Today, GMHI has no financial capacity. The Guelph Hydro subsidiary, Envida Community Energy Corporation, also has no money and owes GMHI $11 million.

The bottom line  resulted in a $37.1 million loss

Bottom line: It has cost $37.1 million so far and there is no money available to finance keeping the system going. So when DCAO Mark Amorosi says the city finances are on a solid foundation, maybe he should turn over the books. Turn them over to someone who is experienced and independent and preferably not with child, to straighten out the financial mess that has been created under his watch.

Finally, Coun. Karl Wettstein has again distinguished himself by stating that the in future, the investment in the Community Energy Initiative should be on a “firmer basis and be predicated on a strong business case.”

Gee! Why didn’t he consider that when he sat on the GMHI board for five years and witness it descend into financial chaos?

This foolish comment is coming from a man who received a stipend for sitting on the Board of GMHI and never said a word about it. He cloaked himself in the Farbridge procedural rule that nothing may be revealed to the public that is discussed in a closed-session.

He betrayed the trust of the people who elected him, the public at large and his own conscience, if he has one.

Karl, you should resign. But that would take guts, right?

As for Mark Amorosi, it’s time to move on


Filed under Between the Lines

2016 city budget countdown resembles a demolition derby

By Gerry Barker

Posted November 27, 2015

Guelph city administration is running the city like it’s Black Friday – taking advantage of citizen’s lack of understanding of the “Let’s Build a Budget” routine that staggers any reasonable sense of what in heck are they doing?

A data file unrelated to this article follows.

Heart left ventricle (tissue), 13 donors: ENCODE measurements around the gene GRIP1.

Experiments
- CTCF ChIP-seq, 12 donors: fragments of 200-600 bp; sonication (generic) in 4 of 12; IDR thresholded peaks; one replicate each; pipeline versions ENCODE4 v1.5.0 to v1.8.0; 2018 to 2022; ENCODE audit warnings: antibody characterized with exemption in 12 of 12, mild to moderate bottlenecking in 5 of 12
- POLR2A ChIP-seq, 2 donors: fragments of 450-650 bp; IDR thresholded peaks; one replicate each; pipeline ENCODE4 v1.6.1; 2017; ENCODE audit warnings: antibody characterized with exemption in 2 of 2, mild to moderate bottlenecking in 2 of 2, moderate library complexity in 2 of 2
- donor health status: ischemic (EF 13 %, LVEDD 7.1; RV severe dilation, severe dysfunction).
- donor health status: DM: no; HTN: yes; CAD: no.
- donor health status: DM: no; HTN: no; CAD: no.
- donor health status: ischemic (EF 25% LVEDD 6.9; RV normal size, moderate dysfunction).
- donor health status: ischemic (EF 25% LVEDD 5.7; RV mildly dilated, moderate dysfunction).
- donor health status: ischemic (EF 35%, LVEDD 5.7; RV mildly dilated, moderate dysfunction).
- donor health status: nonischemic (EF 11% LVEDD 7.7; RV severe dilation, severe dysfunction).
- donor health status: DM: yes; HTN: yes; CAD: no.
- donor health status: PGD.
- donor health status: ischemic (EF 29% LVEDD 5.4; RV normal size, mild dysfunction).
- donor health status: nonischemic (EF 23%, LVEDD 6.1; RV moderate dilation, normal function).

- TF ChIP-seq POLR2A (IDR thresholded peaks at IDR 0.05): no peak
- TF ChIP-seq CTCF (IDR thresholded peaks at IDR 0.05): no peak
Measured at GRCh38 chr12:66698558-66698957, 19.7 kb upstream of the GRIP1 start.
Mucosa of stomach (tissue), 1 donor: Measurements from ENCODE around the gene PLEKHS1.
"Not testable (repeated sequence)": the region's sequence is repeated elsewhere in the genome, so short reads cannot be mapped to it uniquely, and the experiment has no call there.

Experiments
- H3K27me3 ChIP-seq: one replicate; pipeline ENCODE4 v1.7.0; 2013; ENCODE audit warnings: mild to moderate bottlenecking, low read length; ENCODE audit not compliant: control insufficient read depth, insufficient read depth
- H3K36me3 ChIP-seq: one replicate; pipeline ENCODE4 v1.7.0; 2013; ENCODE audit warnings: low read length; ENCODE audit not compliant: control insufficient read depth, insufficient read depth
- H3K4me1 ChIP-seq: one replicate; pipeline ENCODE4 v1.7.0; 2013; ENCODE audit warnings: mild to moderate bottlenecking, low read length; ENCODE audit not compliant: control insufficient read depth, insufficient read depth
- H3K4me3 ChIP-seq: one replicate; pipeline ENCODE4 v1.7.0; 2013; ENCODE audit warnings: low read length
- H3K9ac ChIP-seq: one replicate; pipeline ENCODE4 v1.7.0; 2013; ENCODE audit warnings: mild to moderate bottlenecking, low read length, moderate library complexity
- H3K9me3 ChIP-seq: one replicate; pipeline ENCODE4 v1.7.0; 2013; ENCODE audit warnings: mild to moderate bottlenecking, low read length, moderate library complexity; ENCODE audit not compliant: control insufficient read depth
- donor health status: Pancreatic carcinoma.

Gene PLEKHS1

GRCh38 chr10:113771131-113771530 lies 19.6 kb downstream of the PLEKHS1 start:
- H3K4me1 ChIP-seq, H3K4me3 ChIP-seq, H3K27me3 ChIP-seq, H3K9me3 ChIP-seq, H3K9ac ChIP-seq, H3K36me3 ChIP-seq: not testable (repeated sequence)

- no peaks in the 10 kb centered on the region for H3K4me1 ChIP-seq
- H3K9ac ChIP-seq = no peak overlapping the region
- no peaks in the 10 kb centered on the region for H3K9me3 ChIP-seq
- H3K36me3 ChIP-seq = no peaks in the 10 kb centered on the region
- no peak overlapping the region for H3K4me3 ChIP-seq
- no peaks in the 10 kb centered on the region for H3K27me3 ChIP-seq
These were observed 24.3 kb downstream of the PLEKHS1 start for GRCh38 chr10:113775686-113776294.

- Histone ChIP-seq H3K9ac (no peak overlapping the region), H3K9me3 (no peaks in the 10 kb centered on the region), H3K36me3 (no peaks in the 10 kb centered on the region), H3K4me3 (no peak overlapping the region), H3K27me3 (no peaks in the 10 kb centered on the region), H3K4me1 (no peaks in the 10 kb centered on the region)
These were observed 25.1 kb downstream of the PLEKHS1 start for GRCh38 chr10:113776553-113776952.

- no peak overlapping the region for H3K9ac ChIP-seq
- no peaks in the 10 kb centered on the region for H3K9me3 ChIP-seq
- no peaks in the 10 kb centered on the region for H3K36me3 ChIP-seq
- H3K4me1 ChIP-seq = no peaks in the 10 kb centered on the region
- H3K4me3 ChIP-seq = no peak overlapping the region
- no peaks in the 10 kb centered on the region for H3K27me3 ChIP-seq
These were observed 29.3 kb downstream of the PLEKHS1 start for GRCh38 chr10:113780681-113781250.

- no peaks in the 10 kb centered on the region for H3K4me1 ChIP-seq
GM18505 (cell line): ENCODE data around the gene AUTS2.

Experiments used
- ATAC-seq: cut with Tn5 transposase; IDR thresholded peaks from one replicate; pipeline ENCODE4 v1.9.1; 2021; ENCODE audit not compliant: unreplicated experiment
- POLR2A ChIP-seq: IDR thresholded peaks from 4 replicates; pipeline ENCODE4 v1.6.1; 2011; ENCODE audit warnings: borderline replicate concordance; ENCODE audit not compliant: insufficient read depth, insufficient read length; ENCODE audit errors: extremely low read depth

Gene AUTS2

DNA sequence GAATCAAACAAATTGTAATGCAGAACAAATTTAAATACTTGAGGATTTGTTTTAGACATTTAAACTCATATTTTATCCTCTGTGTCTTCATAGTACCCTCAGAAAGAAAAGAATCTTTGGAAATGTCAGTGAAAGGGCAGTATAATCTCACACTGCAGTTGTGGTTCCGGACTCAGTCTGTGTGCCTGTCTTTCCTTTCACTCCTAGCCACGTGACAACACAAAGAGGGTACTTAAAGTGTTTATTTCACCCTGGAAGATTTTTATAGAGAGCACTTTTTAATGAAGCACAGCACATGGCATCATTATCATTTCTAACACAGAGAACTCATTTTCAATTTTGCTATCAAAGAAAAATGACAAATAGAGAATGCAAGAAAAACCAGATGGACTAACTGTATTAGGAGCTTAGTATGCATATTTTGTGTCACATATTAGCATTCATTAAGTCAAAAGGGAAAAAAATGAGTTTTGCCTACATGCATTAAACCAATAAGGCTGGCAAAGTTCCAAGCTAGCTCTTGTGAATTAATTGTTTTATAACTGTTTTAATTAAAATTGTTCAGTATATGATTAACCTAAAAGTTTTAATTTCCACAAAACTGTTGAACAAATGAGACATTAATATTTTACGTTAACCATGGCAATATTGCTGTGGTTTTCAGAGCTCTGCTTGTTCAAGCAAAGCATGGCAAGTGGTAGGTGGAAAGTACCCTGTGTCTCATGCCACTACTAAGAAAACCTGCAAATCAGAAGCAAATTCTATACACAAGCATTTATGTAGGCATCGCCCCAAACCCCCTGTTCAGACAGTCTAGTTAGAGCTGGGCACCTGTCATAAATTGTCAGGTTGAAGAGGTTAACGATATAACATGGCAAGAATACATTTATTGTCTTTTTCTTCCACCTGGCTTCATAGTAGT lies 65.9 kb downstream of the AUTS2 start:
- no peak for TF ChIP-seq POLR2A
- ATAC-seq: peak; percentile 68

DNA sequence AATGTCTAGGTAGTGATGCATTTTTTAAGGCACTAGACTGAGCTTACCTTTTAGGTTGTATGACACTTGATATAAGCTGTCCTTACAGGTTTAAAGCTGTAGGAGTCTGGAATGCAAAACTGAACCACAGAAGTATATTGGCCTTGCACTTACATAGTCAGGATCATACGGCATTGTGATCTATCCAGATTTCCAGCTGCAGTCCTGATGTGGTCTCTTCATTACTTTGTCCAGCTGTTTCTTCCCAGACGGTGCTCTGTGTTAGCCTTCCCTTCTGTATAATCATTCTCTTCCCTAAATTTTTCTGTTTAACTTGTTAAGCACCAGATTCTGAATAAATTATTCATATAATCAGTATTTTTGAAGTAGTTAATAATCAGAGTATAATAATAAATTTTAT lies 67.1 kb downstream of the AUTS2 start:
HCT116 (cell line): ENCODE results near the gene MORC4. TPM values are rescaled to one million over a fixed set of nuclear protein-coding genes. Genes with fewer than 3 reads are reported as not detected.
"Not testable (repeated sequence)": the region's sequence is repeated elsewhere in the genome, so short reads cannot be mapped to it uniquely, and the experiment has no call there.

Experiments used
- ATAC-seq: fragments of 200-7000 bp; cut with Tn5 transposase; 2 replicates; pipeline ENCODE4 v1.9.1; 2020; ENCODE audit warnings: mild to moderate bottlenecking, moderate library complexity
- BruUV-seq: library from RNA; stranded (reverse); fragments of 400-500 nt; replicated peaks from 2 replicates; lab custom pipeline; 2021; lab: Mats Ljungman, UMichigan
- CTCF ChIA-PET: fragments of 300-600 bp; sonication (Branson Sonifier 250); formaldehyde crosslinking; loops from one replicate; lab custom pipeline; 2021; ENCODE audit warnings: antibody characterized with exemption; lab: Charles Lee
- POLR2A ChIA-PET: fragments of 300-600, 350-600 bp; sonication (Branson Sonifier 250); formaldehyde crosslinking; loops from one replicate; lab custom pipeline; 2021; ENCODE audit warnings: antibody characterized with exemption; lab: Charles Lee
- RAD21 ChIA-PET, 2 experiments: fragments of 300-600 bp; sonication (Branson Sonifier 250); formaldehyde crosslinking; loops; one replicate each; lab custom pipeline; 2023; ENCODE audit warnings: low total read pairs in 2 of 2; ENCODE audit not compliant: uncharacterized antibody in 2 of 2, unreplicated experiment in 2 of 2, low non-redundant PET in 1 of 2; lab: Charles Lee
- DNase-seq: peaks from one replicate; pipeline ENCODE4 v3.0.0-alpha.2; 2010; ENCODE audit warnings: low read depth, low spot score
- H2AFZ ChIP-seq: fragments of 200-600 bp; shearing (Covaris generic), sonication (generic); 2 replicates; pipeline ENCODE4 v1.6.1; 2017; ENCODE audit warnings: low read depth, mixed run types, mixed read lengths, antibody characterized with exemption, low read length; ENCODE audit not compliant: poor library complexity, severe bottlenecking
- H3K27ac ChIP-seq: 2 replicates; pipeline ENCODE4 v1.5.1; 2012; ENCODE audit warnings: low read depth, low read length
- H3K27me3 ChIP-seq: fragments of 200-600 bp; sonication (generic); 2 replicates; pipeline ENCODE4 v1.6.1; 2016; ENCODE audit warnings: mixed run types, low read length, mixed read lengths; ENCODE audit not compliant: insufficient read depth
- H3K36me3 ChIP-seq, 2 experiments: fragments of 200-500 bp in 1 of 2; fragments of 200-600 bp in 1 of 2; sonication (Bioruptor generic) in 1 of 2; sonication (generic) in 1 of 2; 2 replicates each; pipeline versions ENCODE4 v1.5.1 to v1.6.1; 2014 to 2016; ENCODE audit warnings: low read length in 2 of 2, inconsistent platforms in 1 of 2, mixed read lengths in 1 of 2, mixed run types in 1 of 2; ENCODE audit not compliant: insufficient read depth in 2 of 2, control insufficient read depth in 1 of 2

Let’s start from the beginning of the budget process that began when the administration hired the BMA municipal consultants to conduct a review of city operations.

The BMA report detailed some serious shortcomings in terms of financial management and action taken previously.

One of the key findings of the BMA report was the caution issued about the depleted city reserve funds, estimated to be some $23 million short of established city guidelines. A large piece of that shortfall was the $8.96 million taken from three unrelated reserve funds to pay the Urbacon lawsuit settlement. Now that was an unbudgeted expense.

When Justice Donald MacKenzie asked the city solicitor why it took the step of firing the general contractor of the new city hall, the answer was reported; “Because we believed we would win.” (Urbacon Buildings Group brought the lawsuit).

Well, they didn’t and we the people lost $23 million over the original budget of $44 million as a result of that decision. Total cost of the new city hall and courthouse, is $67 million.

It happened last year in the middle of the election campaign.

But new information has arisen that proves that Guelph, compared with Cambridge and Kitchener, has the highest per capita costs of the three municipalities. Here are some examples:

The Guelph 2015 budget shows that the city per capita cost for capital spending and operations was $3,859. That’s compared to Cambridge, $2,525 and Kitchener, $2,528. That includes the two city’s regional tax contribution.

Living in Guelph costs $1,300 more per person than Cambridge and Kitchener

The difference between Guelph and the other two cities is $1,300 per capita times 120,000 population equals $156 million!

Is the description “staggering” an exaggeration?

But it doesn’t stop the architects of the Build a Budget for 2016.

Disregarding the warning signals from the BMA report, the administration is presenting a budget that ignores the data supplied by its own consultant and annual Financial Information Report  mandated by the province.